Wood Fired Oven (WFO)
This is my self-built wood fired oven! I occasionally refer to it as a pizza oven, but that does it a massive injustice as it’s so much more. It’s a behemoth, and frequently gets called a miniature house. Its internal cooking chamber is 115cm x 88cm and combines such large thermal mass and insulation that it will stay usefully warm for over 3 days after being fired up.
It can cook many different ways:
- Super high heat (650C +)
The oven is hottest after a few hours’ heating with a large fire still raging at the back. I use an infrared thermometer gun and it’s registered above 750C on the dome before. With these sorts of temperatures it can cook a pizza from fresh in less than 90 seconds, but in reality, to have a better control of the cook, it’s better to cook at around 450C which gives a bigger margin for error and the ability to cook two or three pizzas at once without fear of burning. The oven has enough room to cook over nine pizzas at once, but with the quick cooking times it’s impossible to do anywhere near that number without turning 75% of them into charcoal.
- High heat (350-450C)
High heat can generally deliver everything super high heat can, just taking a tad longer. Having a small fire still burning at the back will deliver that nice crisp pizza base. Whilst it does extend the cooking time somewhat, the difference between a 90 second pizza and 3 minute pizza is pretty negligible. This also allows for more control over the cook which generally means better outcomes.
- Roasting Temps (180-250C)
This temperature range will be more familiar to everyone, being the range you can get in a domestic electric/gas oven. To achieve this range, the oven needs to be fired up for a few hours, the fire allowed to burn out, then the temperature equalised. This involves placing a door in-front of the oven entrance to prevent most of the heat escaping, whilst the heat equalises out throughout all the masonry – it will take between 30 and 60 mins for this to happen. Once achieved, the oven will have a consistent temperature that can be used to roast things in a traditional manner. Although it’s capable of cooking meats at these temperatures, I prefer to cook mine in the “low and slow” range for better results.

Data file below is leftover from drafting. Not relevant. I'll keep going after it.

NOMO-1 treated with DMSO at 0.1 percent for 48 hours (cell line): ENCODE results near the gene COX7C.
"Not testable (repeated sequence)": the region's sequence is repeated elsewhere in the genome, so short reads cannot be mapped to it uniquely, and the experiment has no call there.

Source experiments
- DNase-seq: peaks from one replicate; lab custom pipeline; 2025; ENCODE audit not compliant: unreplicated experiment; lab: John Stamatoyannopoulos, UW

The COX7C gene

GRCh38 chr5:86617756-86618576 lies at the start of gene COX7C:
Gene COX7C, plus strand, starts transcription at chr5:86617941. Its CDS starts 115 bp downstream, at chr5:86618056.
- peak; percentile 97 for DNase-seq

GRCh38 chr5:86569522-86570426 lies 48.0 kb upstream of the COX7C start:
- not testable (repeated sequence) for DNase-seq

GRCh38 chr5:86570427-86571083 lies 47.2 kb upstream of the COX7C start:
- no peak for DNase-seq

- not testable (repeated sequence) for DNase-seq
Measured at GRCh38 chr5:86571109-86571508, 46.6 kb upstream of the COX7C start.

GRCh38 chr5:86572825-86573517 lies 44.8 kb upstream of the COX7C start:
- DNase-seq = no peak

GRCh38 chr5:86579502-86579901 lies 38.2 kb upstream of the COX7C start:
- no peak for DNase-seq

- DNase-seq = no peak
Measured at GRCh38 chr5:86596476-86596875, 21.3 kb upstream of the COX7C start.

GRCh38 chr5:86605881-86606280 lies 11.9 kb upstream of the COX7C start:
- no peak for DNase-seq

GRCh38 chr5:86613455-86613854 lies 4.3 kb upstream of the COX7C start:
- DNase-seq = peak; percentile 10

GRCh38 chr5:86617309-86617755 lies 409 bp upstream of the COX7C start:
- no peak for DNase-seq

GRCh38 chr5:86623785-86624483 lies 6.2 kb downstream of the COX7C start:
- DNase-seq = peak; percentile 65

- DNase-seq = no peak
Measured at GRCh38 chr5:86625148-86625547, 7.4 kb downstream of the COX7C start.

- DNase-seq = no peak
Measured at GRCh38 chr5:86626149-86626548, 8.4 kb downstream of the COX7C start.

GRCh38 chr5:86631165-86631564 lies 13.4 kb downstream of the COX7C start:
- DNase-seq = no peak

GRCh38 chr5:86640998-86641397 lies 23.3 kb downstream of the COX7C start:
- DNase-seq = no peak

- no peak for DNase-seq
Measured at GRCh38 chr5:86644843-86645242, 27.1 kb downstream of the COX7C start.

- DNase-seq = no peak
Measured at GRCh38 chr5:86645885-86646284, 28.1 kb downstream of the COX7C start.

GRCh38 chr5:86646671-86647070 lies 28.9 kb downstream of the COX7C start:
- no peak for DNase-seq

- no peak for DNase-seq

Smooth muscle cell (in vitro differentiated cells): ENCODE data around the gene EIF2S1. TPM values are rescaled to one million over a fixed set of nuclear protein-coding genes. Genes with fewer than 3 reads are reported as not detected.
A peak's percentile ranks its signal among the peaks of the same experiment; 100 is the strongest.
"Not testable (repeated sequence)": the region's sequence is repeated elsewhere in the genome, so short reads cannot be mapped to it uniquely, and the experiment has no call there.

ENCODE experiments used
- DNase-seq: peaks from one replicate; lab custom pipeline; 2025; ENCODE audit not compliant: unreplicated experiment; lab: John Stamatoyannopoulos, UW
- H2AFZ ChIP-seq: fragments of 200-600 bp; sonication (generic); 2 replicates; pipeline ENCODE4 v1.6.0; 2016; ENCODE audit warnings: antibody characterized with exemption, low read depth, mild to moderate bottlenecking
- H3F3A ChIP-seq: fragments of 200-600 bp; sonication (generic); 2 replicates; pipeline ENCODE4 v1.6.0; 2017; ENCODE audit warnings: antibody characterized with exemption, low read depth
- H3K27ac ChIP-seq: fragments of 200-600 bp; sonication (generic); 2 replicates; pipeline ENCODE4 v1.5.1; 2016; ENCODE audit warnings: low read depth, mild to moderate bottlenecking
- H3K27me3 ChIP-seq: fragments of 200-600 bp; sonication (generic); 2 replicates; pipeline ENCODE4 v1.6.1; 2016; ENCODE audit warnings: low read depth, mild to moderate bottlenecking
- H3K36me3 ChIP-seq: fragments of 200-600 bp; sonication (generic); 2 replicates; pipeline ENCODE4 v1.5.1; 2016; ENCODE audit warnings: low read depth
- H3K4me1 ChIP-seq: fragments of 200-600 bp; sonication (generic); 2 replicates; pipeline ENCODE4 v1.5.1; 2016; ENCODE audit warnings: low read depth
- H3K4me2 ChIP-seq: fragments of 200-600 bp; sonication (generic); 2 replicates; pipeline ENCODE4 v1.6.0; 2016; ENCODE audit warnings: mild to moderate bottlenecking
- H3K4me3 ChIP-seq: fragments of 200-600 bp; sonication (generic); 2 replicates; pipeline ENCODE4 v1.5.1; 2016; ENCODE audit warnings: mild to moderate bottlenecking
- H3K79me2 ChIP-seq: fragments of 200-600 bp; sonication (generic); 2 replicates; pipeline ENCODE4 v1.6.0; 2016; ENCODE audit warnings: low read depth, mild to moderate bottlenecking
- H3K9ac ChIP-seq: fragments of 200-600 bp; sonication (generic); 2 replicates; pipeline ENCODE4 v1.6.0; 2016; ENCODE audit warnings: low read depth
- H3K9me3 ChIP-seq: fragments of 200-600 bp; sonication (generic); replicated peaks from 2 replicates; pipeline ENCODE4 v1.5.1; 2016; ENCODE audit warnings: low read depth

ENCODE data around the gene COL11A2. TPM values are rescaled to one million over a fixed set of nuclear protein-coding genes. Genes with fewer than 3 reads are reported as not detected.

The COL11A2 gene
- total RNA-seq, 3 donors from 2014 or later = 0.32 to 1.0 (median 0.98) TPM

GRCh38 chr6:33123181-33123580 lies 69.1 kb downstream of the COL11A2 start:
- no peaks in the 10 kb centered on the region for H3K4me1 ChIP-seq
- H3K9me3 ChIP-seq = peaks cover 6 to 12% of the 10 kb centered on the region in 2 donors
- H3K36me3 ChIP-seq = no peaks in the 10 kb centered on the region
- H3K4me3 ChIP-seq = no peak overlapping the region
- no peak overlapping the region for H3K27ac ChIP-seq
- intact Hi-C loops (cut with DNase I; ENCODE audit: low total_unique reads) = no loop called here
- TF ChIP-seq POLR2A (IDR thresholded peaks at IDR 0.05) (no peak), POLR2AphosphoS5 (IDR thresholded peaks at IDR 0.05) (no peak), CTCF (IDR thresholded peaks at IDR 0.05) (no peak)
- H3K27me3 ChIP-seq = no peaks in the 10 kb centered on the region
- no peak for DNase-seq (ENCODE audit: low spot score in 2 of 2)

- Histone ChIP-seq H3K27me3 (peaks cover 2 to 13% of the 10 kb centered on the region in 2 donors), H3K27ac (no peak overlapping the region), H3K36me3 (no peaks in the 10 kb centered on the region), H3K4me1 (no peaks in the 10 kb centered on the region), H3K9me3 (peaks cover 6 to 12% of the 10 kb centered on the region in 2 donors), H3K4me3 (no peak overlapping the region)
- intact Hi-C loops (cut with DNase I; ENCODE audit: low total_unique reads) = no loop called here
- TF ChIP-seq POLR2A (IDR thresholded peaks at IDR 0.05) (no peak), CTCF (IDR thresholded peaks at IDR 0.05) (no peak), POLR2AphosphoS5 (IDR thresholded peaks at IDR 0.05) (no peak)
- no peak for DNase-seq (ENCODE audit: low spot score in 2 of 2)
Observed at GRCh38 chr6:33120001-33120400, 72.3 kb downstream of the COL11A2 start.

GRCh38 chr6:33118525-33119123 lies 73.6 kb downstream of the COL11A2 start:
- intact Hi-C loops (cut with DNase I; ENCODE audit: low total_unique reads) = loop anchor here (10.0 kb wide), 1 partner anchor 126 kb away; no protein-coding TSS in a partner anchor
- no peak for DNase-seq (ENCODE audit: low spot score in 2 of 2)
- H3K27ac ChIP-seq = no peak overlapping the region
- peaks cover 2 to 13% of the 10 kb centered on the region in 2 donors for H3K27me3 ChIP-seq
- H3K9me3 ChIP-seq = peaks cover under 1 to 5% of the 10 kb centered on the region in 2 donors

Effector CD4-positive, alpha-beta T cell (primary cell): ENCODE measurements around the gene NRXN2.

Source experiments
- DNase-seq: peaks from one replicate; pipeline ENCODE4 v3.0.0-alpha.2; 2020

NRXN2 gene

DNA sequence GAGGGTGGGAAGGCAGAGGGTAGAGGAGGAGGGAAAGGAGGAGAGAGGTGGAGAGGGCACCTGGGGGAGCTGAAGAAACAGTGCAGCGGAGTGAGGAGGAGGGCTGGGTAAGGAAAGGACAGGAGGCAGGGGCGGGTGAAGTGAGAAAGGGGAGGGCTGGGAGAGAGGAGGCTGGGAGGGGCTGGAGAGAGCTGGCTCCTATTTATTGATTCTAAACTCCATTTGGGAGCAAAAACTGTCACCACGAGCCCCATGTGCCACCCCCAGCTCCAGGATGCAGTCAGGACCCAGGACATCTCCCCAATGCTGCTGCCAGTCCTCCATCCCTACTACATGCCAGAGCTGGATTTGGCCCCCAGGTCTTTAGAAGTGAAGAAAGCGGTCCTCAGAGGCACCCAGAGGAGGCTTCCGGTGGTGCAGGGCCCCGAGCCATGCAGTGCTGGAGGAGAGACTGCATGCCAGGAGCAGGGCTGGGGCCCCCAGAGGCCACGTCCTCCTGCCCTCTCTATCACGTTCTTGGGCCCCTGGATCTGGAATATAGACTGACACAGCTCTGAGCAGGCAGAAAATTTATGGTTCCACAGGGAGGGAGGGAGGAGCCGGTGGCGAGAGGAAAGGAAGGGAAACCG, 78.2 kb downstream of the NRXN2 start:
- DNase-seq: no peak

- Low and Slow (95-130C)
This temperature range is typically what’s achieved in a smoker, but to achieve it in the WFO needs a good day after the fire has burnt out for the heat to drop. I used to do my first American style cuts of meat (brisket, etc.) in my WFO before I purchased a smoker, but it’s pretty uneconomical to fire up the whole oven for one brisket (although on occasion I could time it well with things like a pizza party the night before). On top of that, doing low and slow meats like this wouldn’t achieve any “smoke ring” (even though it’s not a smoke ring), but does give the same great tenderness. These days, unless I have anything planned to go in at these temperatures, I’ll fill the whole oven with logs (probably 2 wheelbarrows full) to essentially kiln dry for the next two times. It’s not the best use for it, but it’s still utilising the heat in one way or another.
- Drying (50-80C)
~2 days after the fire has died down the oven will hover between 50 and 80C for at least a day, ideal temperatures for drying food like tomatoes & peppers.
Charcoal BBQ (Grill)
I need to get this out of the way first, I’m a massive charcoal advocate. Although I won’t scorn your using a gas grill (some of my family do), I do hope the content here will help convince you the switch is worth it.